According to a contract obtained by Yahoo Sports that UFC 249 fighters had to sign, they face the potential loss of their purse and any financial bonuses they may earn if they defame or disparage the UFC over its health and safety protocols.
Earlier in the day, Stephen Espinoza, president of Showtime Sports, tweeted about it.
Yahoo Sports spoke via telephone Saturday to UFC president Dana White, who confirmed the UFC’s deal with the fighters includes an anti-disparagement clause, which he said is included in all of the company’s contracts. But he denied that there would be any punishment if a fighter said something negative about the organization which was true.
“It’s called an anti-disparagement clause and if I know what that is, that scumbag (Espinoza) is a lawyer and you would think he should know what that is,” White said.
Yahoo Sports asked White to clarify the clause.
“If a fighter says something that isn’t true — if he says we didn’t test anyone for this — that would [violate the agreement],” he said. “But if he said something that was true, his opinion, then that is different.”
Espinoza failed to return repeated phone calls and text messages from Yahoo Sports. But according to a document Yahoo Sports acquired from a third party who wished to remain anonymous, the non-disparagement clause does note the fighter could lose his or her entire purse for violating it.
According to the final sentence of paragraph 7 of the Event Participation Agreement fighters are required to sign:
“If the Participant is a Fighter, the Participant hereby acknowledges and agrees that in the event that the Participant breaches this Paragraph 7, the Company may revoke all or any part of any prize monies or awards won by the Participant in connection with the Activities, including, but not limited to, purses, win bonuses, other fight-related bonuses and event-based merchandise royalties.”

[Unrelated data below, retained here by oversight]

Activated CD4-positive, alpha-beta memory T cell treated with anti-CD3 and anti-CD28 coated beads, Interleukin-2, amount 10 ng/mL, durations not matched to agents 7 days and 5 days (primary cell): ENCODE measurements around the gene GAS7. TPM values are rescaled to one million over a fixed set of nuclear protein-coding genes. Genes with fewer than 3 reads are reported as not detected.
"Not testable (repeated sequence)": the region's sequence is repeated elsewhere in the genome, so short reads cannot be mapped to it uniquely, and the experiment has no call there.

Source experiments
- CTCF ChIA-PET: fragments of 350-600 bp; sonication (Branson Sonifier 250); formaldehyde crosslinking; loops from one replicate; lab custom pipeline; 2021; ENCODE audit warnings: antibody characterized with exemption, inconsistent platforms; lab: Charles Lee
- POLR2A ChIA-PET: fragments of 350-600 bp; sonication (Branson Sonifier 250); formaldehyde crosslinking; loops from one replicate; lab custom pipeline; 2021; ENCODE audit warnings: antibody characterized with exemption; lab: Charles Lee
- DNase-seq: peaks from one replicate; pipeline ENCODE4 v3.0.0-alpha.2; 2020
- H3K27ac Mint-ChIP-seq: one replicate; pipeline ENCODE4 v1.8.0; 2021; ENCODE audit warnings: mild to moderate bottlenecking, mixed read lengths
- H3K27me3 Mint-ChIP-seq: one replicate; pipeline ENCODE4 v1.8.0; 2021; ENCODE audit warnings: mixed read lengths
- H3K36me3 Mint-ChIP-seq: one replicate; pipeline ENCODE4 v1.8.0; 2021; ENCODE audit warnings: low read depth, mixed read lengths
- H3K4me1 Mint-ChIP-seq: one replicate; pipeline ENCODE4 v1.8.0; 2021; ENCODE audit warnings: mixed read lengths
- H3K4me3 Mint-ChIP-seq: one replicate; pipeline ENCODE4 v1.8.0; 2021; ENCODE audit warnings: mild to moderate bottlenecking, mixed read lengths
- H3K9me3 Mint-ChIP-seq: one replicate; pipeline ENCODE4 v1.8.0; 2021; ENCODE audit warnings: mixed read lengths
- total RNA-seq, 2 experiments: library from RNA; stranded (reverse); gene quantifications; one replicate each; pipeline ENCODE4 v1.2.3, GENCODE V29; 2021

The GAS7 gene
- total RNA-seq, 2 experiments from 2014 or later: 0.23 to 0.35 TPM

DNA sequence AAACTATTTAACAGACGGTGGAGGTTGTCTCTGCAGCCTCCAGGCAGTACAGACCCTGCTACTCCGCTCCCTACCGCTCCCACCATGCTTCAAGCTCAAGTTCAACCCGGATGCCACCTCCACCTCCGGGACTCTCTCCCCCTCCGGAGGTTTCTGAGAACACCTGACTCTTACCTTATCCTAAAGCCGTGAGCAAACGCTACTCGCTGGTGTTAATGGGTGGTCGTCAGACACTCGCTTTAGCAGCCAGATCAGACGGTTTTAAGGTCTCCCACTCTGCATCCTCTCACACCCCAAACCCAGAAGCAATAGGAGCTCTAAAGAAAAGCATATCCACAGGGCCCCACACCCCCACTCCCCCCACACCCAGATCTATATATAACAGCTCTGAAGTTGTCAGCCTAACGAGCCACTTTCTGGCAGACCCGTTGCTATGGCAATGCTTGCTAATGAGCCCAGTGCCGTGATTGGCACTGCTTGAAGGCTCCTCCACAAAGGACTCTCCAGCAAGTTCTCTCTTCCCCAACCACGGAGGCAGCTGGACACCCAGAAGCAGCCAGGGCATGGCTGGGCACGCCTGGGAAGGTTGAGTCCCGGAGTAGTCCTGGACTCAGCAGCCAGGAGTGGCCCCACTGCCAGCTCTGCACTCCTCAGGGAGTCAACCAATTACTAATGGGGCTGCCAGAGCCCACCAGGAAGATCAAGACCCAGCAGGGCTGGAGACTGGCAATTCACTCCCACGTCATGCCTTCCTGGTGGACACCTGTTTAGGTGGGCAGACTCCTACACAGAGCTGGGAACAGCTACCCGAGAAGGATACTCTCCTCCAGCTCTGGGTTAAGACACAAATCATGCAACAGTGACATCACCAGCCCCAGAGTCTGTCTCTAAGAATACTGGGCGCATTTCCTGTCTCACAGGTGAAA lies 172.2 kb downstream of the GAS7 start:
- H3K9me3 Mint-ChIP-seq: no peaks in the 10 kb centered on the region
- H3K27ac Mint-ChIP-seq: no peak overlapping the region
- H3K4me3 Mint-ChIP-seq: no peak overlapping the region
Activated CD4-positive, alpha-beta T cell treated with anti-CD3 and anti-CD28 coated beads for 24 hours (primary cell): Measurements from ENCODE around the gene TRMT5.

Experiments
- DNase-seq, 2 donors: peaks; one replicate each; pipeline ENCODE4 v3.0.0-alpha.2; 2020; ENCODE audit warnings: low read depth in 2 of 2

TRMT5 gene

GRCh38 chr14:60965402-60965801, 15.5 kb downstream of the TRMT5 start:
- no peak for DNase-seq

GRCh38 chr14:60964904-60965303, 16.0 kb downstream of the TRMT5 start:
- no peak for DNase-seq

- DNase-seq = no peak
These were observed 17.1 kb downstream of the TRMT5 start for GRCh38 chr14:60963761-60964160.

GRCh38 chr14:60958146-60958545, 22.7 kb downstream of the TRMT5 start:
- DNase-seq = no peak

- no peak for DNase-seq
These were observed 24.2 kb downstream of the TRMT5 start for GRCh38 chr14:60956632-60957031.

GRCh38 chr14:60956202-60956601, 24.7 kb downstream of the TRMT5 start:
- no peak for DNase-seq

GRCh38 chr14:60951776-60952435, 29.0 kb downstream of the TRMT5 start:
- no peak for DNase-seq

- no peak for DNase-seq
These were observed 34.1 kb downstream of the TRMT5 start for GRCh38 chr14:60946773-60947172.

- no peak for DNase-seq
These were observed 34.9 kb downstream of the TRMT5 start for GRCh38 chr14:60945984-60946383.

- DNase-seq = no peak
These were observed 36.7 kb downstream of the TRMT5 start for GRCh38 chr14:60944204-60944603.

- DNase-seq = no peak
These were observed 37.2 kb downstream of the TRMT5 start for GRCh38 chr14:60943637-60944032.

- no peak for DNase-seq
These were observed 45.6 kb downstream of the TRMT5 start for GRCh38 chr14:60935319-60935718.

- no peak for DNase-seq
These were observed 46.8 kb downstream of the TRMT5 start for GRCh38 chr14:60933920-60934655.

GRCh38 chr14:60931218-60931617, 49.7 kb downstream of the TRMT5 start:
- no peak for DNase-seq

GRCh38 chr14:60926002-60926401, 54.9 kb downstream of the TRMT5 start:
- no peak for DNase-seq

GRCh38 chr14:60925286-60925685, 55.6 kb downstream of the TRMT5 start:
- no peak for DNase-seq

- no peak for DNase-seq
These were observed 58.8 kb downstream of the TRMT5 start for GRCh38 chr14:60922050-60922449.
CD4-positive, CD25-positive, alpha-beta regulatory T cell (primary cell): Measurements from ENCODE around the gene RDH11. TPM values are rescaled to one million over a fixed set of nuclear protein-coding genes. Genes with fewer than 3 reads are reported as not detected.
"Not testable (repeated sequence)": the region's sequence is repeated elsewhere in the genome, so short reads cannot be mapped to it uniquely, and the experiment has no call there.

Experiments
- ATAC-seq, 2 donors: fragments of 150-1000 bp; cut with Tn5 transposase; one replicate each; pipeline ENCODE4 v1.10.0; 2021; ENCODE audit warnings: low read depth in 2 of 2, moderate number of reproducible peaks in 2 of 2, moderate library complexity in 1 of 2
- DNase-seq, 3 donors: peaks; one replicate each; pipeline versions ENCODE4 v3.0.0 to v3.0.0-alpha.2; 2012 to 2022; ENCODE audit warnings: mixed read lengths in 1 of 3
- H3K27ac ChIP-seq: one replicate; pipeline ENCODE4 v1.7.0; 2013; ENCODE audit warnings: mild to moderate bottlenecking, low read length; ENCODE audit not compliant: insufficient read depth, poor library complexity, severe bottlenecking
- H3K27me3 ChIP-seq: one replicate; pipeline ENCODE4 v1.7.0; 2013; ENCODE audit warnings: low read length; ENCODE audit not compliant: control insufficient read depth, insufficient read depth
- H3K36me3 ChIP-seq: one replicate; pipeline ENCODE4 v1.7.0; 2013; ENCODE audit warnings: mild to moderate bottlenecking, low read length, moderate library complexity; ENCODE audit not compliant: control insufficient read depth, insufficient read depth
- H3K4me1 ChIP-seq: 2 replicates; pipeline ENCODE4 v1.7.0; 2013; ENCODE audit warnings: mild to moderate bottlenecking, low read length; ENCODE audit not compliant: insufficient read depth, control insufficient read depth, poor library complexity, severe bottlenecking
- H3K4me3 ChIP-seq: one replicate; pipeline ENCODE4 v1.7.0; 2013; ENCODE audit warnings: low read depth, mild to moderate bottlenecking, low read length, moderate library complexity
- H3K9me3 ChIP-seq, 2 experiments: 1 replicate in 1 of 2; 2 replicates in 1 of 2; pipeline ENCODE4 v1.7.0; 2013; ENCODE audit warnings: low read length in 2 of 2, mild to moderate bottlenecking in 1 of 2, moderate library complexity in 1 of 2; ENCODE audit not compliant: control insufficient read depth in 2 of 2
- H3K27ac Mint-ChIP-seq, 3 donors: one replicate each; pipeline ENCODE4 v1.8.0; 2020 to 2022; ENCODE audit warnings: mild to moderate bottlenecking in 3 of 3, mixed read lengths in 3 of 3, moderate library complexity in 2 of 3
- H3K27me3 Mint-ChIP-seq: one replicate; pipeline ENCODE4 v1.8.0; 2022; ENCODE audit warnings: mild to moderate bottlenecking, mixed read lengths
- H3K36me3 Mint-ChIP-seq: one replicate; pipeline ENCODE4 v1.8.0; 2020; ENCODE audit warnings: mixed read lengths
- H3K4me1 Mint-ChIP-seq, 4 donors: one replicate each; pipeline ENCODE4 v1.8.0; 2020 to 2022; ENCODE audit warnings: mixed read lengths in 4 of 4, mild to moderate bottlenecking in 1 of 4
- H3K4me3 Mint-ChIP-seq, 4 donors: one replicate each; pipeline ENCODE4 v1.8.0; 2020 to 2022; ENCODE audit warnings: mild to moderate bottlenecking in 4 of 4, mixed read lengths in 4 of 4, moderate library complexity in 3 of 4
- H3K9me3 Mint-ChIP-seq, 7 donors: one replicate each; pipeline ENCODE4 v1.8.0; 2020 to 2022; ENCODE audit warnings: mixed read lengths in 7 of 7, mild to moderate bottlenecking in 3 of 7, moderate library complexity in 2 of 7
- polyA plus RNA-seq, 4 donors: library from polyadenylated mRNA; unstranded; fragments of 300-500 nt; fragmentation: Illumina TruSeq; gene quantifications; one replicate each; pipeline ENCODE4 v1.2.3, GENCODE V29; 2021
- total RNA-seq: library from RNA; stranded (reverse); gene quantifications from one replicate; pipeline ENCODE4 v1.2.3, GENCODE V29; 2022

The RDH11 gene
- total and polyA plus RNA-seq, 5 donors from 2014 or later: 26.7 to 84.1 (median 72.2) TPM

The UFC has done multiple swab tests looking for the presence of COVID-19 on all fighters and their teams. On Friday, Jacare Souza and two of his cornermen tested positive and his bout with Uriah Hall was canceled. But Souza made weight and fist-bumped White, though he was wearing a mask and had gloves on. When Souza arrived in Jacksonville, Florida, on Wednesday, he informed UFC officials that he had a family member whom he believed had contracted the virus.
In a statement the UFC released on Friday announcing the positive tests, it wrote, “From their arrival earlier in the week until their departure today, Souza and his cornermen followed UFC health and safety protocols, including practicing social distancing, wearing personnel protective equipment, and self-isolating whenever possible.”
However, former UFC champion Fabricio Werdum posted a video to his Instagram story which he later deleted which showed at least one instance of Souza violating social distancing protocols.
Clearly, Souza and Werdum were not six feet apart and Souza appears to be roaming freely through the hotel when he had reason to believe that he may be positive.
All fighters assumed the risk when they signed the Event Participation Agreement, according to Paragraph 4, which reads:
“The Participant fully understands and agrees that the Participant’s preparation for, travel for, lodging, attendance at, contact with and consumption or use of, food, beverages and other consumables at, participation and appearance in and/or provision of services or personnel for the Activities (collectively, the “Covered Matters”) may lead to exposure to COVID-19 and that contraction of COVID-19 may result in severe and permanent damage to the health of the Participant and/or others, including, but not limited to, death, fever, weight loss, irreversible pulmonary, respiratory and/or neurological system damage, mental or emotional distress, temporary or permanent disability, loss of income, loss of employment, loss of financial or other opportunities, medical expenses, which may or may not be covered by insurance, cleaning expenses, mandatory self-quarantine, loss of licenses and similar approvals by any regulatory or self-regulatory body to which the Participant or any of the Releasing Parties (as defined below) is subject, investigation and/or prosecution by civil, criminal or other regulatory authorities and other harms and lost opportunities, whether economic, reputational or otherwise (collectively, the “Harms”).
The part of the contract that Espinoza appears to be referring to when he talked about fighters being subject to losing their purses is the first portion of Paragraph 7.
In that, the fighter agreed with his/her signature on the contract that he/she “will not suggest or communicate to any person or entity that the Activities have been or will be held without appropriate health, safety or other precautions, whether relating to COVID-19 or otherwise.”
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